Med­i­cal care in un­fa­mil­iar ter­ri­tor y

The Hazleton Standard-Speaker - - LIFESTYLES - HINTS FROM HELOISE

Dear Heloise: Many peo­ple to­day are trav­el­ing for busi­ness, va­ca­tions and to visit fam­ily and friends. But what do you do when you need a DOC­TOR IN A FOR­EIGN COUN­TRY ?— Laura S ., Auburn, Wash­ing­ton

Laura, your first call should be to the U.S. em­bassy (http://www.usem­bassy.gov), and I rec­om­mend hav­ing the phone num­ber and ad­dress of the em­bassy with you for each coun­try you plan to visit. The em­bassy can help you find a doc­tor or hospi­tal, and even can con­tact fam­ily or friends on your be­half. Make sure the doc­tor you see can un­der­stand your lan­guage, and make a list of all med­i­ca­tions you take. Have this in­for ma­tion in your wal­let for easy ac­cess.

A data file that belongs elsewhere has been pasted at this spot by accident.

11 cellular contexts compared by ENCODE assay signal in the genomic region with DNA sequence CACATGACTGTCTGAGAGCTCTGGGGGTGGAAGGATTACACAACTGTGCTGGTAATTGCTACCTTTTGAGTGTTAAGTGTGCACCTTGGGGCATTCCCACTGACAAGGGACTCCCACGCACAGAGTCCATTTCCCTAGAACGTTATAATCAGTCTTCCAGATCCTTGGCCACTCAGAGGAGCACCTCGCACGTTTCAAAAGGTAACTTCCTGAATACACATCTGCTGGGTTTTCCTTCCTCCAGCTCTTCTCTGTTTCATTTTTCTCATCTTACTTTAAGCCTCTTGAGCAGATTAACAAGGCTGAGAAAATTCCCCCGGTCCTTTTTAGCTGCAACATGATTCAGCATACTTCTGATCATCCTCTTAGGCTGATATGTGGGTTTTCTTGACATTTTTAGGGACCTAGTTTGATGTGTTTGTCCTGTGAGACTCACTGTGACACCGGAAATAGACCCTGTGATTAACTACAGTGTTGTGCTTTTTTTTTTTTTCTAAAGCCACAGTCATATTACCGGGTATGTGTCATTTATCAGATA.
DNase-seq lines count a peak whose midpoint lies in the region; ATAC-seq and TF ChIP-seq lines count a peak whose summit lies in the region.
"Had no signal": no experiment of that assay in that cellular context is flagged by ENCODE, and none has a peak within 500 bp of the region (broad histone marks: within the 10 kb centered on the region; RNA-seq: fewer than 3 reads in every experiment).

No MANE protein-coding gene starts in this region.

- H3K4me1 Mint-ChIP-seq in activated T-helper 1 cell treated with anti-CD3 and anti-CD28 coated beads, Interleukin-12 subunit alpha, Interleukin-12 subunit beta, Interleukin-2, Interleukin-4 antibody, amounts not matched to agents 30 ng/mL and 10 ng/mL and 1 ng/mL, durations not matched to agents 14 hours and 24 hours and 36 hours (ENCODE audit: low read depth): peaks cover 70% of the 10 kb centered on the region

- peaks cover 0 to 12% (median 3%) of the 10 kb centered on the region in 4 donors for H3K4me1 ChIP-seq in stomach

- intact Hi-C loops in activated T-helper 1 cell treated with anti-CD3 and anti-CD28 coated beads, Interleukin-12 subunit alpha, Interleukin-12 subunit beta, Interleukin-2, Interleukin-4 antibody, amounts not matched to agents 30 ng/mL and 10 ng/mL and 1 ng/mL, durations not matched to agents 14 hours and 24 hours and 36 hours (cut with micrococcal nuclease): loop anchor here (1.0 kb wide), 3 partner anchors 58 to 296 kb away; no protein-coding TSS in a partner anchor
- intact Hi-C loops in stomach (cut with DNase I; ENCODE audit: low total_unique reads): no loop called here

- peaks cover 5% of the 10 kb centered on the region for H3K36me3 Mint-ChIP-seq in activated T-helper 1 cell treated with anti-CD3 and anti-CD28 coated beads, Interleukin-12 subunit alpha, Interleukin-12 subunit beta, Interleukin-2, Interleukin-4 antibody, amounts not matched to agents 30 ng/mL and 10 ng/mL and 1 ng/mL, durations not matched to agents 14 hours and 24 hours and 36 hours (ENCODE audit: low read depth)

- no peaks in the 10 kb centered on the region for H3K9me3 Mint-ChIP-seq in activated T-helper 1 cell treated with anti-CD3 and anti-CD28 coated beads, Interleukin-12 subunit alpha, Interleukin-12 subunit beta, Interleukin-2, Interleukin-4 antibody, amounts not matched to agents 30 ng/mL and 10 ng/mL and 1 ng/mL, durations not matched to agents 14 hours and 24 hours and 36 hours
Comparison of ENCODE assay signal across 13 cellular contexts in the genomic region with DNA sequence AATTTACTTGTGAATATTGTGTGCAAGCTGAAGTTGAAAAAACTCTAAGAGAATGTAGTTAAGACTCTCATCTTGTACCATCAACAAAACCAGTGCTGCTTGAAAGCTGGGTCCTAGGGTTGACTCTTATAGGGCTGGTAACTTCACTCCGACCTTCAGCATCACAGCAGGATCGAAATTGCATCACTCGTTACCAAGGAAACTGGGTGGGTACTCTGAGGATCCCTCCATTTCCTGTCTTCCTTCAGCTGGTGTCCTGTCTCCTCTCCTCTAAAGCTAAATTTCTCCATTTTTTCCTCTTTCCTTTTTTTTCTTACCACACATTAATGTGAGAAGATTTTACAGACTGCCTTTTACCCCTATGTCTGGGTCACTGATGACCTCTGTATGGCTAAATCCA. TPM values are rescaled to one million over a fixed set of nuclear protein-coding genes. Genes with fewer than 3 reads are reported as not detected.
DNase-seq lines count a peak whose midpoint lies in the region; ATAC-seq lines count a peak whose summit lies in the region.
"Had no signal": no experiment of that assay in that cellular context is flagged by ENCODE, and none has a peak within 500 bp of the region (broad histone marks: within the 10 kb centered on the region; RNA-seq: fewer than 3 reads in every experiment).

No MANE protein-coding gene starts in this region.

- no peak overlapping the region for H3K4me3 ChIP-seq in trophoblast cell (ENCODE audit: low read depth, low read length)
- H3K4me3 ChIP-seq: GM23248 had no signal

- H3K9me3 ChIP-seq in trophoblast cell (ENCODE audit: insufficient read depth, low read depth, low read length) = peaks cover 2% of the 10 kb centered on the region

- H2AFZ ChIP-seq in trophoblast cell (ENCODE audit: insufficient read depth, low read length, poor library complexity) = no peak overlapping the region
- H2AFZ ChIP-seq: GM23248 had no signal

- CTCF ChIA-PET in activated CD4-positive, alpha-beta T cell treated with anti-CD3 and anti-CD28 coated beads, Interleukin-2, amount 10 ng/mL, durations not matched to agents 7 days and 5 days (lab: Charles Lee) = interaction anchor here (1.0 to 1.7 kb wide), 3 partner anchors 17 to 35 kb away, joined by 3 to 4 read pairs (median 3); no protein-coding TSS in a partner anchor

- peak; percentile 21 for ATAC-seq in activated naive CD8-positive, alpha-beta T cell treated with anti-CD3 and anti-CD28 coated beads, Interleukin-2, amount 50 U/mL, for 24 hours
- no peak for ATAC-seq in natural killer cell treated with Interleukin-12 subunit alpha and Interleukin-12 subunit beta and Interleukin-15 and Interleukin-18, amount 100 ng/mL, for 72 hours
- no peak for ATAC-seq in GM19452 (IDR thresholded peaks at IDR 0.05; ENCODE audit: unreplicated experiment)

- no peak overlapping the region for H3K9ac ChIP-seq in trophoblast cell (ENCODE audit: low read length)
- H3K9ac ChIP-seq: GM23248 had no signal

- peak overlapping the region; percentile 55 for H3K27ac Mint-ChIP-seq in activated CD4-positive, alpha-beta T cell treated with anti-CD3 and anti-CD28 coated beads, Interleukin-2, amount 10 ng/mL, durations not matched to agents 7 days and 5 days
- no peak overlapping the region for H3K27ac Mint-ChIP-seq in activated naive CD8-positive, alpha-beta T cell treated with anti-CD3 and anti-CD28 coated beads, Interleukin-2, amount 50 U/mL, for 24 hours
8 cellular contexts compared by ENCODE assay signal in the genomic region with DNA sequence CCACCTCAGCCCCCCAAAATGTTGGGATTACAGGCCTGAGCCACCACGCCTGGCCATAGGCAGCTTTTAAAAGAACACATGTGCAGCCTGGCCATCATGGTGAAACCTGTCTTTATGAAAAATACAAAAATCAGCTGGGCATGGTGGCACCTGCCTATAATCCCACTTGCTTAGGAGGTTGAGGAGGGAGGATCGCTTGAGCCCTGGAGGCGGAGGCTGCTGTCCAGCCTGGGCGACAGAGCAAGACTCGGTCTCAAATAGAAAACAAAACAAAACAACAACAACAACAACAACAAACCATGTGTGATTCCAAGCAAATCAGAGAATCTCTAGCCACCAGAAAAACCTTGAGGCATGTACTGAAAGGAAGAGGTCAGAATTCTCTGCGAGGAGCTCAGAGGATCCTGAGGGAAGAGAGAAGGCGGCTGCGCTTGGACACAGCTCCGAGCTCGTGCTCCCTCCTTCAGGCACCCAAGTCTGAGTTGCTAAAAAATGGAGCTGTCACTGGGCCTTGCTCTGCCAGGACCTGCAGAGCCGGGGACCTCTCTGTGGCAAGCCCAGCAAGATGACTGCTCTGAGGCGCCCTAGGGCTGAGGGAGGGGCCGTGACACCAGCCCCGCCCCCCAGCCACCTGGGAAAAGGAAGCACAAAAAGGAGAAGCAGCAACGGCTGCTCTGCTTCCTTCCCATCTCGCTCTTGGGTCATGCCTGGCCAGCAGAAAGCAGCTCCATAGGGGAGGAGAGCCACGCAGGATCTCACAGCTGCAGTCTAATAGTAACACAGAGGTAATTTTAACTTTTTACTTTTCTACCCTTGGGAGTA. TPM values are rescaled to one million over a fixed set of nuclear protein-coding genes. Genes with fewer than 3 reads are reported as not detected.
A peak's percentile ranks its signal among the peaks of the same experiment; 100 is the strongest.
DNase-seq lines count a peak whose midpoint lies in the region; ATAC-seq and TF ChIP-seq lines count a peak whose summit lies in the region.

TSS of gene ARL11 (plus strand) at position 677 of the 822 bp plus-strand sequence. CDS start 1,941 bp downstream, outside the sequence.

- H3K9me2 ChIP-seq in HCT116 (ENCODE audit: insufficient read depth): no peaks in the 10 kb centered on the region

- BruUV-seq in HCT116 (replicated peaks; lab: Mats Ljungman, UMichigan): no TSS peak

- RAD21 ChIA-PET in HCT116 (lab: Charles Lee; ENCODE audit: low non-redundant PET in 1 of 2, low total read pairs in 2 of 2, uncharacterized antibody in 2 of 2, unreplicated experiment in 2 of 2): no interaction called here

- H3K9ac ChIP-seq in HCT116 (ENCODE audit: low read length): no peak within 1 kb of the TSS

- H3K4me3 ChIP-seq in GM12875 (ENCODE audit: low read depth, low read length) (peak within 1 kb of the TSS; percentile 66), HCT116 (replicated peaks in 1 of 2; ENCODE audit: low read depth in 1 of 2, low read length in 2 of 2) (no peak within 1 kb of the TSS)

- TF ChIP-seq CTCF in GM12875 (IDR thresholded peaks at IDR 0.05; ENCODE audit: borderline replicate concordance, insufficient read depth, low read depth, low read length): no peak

It’s al­ways best to be proac­tive with your health. Make sure you’re up to date with all vac­ci­na­tions, have all of your med­i­ca­tions with you, and carry a card with your blood type, any chronic ill­ness you might suf­fer from and any

al­ler­gies you have. Wear a med­i­cal-alert bracelet, es­pe­cially if you have a se­ri­ous med­i­cal con­di­tion. If you are trav­el­ing to a dan­ger­ous place, it’s wise to reg­is­ter with the Amer­i­can em­bassy in that coun­try. — Heloise

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